Woman's Reason for Reporting Male Students Praised: 'Pretty Privilege'

A female college student has reported a group of male students at her university to faculty staff after they suggested that she had been overscored in an exam simply because she is an "attractive" young woman.

The woman shared, in a now-viral Reddit post, that a few male members of her cohort had joked that she has, and benefits from, "pretty privilege."

Pretty privilege is the name attributed to the theory that stereotypically attractive people progress further in life are infinitely more likable, and as a result, have more doors opened for them. Akin to the halo effect, benefactors of pretty privilege can also expect to instill more positive impressions on the people they meet purely due to their good looks.

"I'm one of only a few female students in a male-dominated course," the 23-year-old Redditor wrote online.

"I am at a highly prestigious university and I haven't really gotten along with the guys on my course. They are all very competitive and they definitely take me less seriously because I'm a woman," she said.

Stock image of an attractive woman concentrating on some notes. The Reddit post has been commented on by over 5,300 users. Getty Images

The woman went on to share in the post that she had scored very highly in a recent set of exams and that her academic success was beginning to infuriate some of her male classmates.

The Reddit post says: "Ever since then, my interactions with a specific group of male classmates have gotten weird. They're now outright rude and challenge me aggressively in class. We recently had some presentations and one of them chose to do theirs on 'pretty privilege'. They specifically pointed to two papers that suggested that pretty female students get overscored in assessments. Other guys in the group snickered and one gave me a wink. Afterwards, I heard them in the hallway joking that 'they had experience with that themselves'."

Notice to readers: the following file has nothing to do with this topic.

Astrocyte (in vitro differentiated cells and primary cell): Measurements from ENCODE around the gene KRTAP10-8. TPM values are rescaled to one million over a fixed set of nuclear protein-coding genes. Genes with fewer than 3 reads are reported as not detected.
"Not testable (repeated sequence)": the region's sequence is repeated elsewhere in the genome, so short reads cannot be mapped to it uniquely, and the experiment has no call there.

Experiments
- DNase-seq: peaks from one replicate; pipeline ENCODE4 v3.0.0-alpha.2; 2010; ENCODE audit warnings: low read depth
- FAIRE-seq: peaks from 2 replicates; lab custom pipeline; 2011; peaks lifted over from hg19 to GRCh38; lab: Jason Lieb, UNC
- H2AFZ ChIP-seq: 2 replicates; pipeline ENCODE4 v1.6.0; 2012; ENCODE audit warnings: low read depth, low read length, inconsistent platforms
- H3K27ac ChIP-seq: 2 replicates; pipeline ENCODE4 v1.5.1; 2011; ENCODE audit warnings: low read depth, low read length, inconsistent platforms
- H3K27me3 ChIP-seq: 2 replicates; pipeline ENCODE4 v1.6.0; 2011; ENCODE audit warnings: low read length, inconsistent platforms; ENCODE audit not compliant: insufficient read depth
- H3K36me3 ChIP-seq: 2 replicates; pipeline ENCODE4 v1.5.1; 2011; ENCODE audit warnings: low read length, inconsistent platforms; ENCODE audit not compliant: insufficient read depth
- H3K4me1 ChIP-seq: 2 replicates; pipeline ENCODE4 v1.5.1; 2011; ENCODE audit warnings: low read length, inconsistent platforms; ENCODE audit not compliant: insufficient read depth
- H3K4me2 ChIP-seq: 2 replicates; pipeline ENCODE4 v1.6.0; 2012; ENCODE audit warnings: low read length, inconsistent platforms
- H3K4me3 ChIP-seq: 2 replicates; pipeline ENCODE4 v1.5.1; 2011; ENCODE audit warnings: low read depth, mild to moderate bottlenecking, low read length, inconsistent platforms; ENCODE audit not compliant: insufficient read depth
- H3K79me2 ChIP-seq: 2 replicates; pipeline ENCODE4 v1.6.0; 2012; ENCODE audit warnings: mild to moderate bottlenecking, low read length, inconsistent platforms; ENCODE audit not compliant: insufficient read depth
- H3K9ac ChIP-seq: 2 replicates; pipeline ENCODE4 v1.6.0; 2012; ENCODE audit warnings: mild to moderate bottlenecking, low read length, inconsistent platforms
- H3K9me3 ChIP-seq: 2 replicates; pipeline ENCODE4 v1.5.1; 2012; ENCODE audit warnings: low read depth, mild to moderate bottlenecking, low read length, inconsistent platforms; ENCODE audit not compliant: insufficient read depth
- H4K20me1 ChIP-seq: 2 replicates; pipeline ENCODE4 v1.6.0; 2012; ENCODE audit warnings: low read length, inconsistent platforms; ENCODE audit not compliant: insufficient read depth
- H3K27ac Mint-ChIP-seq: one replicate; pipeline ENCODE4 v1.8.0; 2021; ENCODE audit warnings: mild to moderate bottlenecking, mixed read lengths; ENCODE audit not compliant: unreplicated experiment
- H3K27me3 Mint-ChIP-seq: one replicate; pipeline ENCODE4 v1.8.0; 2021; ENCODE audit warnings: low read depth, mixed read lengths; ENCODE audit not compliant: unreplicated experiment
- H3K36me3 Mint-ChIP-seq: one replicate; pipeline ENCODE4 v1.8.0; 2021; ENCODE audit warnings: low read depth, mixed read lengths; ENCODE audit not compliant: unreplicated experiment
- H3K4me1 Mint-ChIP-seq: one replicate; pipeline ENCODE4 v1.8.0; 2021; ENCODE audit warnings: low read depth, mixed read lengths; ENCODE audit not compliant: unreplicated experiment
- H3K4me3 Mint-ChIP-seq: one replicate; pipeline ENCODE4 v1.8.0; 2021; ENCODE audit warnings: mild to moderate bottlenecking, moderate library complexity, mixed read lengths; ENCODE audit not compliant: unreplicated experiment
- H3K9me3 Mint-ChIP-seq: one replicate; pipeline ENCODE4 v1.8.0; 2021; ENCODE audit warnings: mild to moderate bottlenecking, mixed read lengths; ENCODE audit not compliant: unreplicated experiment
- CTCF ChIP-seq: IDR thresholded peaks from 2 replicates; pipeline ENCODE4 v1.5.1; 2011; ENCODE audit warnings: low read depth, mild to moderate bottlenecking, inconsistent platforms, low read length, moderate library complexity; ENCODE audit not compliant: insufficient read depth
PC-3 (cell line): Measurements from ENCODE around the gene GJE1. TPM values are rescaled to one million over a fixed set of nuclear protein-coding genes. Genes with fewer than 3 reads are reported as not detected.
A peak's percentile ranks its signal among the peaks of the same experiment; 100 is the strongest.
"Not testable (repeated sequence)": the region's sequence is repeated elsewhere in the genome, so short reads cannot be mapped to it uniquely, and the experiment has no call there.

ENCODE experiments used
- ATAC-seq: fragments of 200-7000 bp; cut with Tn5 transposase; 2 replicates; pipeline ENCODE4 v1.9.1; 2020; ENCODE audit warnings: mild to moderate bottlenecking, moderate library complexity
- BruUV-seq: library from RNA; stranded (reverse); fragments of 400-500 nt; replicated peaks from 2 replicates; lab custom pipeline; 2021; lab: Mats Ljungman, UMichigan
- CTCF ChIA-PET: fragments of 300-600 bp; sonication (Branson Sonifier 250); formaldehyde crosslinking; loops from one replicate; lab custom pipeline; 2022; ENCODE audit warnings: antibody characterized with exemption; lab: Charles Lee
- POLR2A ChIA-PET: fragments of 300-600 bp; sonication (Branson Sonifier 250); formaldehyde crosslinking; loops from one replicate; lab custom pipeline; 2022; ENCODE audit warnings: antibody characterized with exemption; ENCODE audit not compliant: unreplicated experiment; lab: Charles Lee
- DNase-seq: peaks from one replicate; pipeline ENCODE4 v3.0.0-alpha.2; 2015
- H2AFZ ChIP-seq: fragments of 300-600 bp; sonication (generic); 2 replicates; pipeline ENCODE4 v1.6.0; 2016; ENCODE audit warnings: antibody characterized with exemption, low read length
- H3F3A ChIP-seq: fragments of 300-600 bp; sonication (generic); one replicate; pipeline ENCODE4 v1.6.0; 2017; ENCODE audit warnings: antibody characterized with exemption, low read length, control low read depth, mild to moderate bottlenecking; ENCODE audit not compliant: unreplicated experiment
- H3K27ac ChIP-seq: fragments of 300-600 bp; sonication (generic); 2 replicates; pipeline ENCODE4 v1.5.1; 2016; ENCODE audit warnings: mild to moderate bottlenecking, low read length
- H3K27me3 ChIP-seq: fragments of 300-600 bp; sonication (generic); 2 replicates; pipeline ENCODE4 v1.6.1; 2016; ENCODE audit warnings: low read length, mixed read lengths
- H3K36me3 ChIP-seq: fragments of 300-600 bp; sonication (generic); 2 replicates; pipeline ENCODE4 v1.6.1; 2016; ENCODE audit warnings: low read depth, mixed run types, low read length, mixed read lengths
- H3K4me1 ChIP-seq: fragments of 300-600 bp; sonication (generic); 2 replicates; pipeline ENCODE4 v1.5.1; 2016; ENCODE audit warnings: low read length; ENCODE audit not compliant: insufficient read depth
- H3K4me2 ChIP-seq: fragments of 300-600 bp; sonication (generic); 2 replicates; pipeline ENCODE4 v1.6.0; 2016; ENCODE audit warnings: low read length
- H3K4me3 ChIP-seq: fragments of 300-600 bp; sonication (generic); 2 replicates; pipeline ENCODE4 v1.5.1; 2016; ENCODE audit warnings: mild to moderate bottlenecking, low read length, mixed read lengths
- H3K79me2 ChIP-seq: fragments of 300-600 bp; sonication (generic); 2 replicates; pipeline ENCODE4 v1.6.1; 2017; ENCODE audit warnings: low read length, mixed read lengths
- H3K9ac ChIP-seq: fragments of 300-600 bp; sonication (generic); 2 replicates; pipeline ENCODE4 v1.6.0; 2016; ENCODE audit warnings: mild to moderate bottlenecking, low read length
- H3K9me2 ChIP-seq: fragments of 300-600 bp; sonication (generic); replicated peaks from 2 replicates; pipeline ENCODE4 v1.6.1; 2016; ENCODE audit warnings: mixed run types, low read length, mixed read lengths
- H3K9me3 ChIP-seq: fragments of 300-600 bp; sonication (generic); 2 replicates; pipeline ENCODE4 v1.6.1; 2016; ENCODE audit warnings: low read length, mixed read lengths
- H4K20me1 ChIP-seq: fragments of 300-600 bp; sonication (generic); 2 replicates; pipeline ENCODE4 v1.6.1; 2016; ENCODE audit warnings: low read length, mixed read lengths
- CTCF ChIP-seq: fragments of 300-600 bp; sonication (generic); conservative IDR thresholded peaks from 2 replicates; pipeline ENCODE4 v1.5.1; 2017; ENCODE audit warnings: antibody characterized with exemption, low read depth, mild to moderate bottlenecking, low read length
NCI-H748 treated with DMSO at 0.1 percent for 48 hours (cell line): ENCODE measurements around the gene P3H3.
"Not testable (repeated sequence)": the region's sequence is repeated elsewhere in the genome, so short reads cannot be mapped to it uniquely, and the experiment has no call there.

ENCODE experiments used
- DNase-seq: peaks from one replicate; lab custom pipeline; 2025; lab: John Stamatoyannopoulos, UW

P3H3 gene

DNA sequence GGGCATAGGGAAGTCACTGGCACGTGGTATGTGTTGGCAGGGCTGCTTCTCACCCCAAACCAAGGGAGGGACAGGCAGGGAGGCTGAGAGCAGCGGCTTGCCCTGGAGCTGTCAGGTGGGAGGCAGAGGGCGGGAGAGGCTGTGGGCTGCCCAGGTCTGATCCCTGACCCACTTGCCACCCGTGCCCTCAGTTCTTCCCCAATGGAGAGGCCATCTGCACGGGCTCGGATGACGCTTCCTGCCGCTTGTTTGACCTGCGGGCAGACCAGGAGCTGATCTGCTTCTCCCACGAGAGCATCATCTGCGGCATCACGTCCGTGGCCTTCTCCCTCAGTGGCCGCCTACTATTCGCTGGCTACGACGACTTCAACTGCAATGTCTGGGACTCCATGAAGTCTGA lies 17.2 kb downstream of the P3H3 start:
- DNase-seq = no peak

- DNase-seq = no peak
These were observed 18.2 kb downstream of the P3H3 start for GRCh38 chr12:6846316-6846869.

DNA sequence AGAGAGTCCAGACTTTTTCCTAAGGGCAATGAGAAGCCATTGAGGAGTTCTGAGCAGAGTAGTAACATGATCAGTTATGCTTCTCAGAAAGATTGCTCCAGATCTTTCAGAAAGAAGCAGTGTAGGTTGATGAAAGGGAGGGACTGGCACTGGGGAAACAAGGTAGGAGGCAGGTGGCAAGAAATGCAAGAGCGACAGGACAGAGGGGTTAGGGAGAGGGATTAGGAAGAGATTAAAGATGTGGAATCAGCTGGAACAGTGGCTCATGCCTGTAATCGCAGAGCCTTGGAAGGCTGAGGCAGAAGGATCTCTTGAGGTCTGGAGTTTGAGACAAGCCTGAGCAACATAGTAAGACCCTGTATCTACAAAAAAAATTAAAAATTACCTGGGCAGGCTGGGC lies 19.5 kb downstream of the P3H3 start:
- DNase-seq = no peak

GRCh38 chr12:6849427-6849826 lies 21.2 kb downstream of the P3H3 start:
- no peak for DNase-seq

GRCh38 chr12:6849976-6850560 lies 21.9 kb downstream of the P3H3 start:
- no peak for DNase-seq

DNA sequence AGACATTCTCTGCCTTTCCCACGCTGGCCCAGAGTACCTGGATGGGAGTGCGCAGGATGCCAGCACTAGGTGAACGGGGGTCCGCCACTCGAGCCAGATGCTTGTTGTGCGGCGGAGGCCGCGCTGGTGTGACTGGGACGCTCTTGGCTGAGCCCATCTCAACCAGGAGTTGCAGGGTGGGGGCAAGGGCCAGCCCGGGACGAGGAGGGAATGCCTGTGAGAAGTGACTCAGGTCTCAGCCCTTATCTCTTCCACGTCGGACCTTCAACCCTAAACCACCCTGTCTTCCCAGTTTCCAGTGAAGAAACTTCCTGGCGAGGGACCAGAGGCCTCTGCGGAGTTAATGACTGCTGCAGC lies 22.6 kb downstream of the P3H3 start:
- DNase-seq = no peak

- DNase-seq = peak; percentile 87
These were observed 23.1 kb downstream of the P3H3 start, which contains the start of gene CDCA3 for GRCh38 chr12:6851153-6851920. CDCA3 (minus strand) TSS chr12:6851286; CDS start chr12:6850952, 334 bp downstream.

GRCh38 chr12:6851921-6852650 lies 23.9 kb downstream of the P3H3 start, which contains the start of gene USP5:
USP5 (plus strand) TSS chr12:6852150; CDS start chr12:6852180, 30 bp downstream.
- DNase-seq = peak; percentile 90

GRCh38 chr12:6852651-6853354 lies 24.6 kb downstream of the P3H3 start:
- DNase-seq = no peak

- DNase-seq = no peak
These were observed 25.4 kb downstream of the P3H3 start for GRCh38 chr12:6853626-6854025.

After learning that the Redditor had begun dating a Ph.D. student at the same university, the group of male students intensified their alienation of her in class.

Their behavior continued to anger and upset the woman, who had shared online that she worked hard to attend this prestigious university and that she hadn't earned her place through her looks.

"I didn't confront them, but this has been causing me so much anxiety, even without the exam accusations, I worked hard to get here," she wrote.

Eventually, the woman plucked up the courage to raise the issue with her supervisor "without the intention of taking it any further".

The Redditor revealed that her female supervisor offered her some valuable advice and opened up about her experience as the only woman in a male-dominated professional environment. While the Redditor didn't want to escalate matters, her supervisor was keen for her situation to be taken seriously.

"She convinced me to let her email the boys' supervisors to remind them of proper conduct, and described their treatment of an unnamed female student," the woman wrote.